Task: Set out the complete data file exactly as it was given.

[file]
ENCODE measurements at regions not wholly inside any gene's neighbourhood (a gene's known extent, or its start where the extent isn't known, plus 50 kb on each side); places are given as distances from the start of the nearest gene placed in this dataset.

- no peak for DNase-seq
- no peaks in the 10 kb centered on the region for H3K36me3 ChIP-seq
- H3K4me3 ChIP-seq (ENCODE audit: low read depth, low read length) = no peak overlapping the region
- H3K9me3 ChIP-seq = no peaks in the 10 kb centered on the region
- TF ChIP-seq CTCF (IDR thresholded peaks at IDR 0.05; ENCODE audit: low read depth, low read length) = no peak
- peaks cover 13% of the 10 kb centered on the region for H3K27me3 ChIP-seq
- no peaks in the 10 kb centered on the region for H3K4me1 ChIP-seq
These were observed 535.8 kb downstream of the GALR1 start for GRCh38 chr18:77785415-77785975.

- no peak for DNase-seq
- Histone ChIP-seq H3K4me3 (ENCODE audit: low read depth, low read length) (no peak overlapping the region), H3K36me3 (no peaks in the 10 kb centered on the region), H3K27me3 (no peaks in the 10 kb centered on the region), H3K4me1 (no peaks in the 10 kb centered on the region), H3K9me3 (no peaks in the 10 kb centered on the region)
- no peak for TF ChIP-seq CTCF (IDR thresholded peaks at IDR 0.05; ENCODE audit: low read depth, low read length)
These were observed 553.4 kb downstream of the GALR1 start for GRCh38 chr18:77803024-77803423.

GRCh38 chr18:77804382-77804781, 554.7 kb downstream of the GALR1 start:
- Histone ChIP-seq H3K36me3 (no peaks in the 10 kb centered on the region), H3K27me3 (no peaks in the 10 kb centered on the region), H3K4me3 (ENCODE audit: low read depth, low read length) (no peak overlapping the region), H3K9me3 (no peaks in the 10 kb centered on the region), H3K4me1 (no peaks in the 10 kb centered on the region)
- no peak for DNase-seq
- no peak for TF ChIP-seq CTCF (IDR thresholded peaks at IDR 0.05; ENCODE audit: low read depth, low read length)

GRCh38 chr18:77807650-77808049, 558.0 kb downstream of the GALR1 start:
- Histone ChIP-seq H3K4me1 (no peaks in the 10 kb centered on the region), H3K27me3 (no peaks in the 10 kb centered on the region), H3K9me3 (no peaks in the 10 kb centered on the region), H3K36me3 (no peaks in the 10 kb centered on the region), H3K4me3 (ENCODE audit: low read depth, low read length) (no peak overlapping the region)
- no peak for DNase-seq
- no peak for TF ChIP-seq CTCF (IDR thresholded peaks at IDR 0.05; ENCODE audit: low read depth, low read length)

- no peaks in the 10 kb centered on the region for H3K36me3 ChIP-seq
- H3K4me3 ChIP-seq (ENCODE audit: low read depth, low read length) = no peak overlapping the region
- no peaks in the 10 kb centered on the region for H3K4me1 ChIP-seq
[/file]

ENCODE measurements at regions not wholly inside any gene's neighbourhood (a gene's known extent, or its start where the extent isn't known, plus 50 kb on each side); places are given as distances from the start of the nearest gene placed in this dataset.

- no peak for DNase-seq
- no peaks in the 10 kb centered on the region for H3K36me3 ChIP-seq
- H3K4me3 ChIP-seq (ENCODE audit: low read depth, low read length) = no peak overlapping the region
- H3K9me3 ChIP-seq = no peaks in the 10 kb centered on the region
- TF ChIP-seq CTCF (IDR thresholded peaks at IDR 0.05; ENCODE audit: low read depth, low read length) = no peak
- peaks cover 13% of the 10 kb centered on the region for H3K27me3 ChIP-seq
- no peaks in the 10 kb centered on the region for H3K4me1 ChIP-seq
These were observed 535.8 kb downstream of the GALR1 start for GRCh38 chr18:77785415-77785975.

- no peak for DNase-seq
- Histone ChIP-seq H3K4me3 (ENCODE audit: low read depth, low read length) (no peak overlapping the region), H3K36me3 (no peaks in the 10 kb centered on the region), H3K27me3 (no peaks in the 10 kb centered on the region), H3K4me1 (no peaks in the 10 kb centered on the region), H3K9me3 (no peaks in the 10 kb centered on the region)
- no peak for TF ChIP-seq CTCF (IDR thresholded peaks at IDR 0.05; ENCODE audit: low read depth, low read length)
These were observed 553.4 kb downstream of the GALR1 start for GRCh38 chr18:77803024-77803423.

GRCh38 chr18:77804382-77804781, 554.7 kb downstream of the GALR1 start:
- Histone ChIP-seq H3K36me3 (no peaks in the 10 kb centered on the region), H3K27me3 (no peaks in the 10 kb centered on the region), H3K4me3 (ENCODE audit: low read depth, low read length) (no peak overlapping the region), H3K9me3 (no peaks in the 10 kb centered on the region), H3K4me1 (no peaks in the 10 kb centered on the region)
- no peak for DNase-seq
- no peak for TF ChIP-seq CTCF (IDR thresholded peaks at IDR 0.05; ENCODE audit: low read depth, low read length)

GRCh38 chr18:77807650-77808049, 558.0 kb downstream of the GALR1 start:
- Histone ChIP-seq H3K4me1 (no peaks in the 10 kb centered on the region), H3K27me3 (no peaks in the 10 kb centered on the region), H3K9me3 (no peaks in the 10 kb centered on the region), H3K36me3 (no peaks in the 10 kb centered on the region), H3K4me3 (ENCODE audit: low read depth, low read length) (no peak overlapping the region)
- no peak for DNase-seq
- no peak for TF ChIP-seq CTCF (IDR thresholded peaks at IDR 0.05; ENCODE audit: low read depth, low read length)

- no peaks in the 10 kb centered on the region for H3K36me3 ChIP-seq
- H3K4me3 ChIP-seq (ENCODE audit: low read depth, low read length) = no peak overlapping the region
- no peaks in the 10 kb centered on the region for H3K4me1 ChIP-seq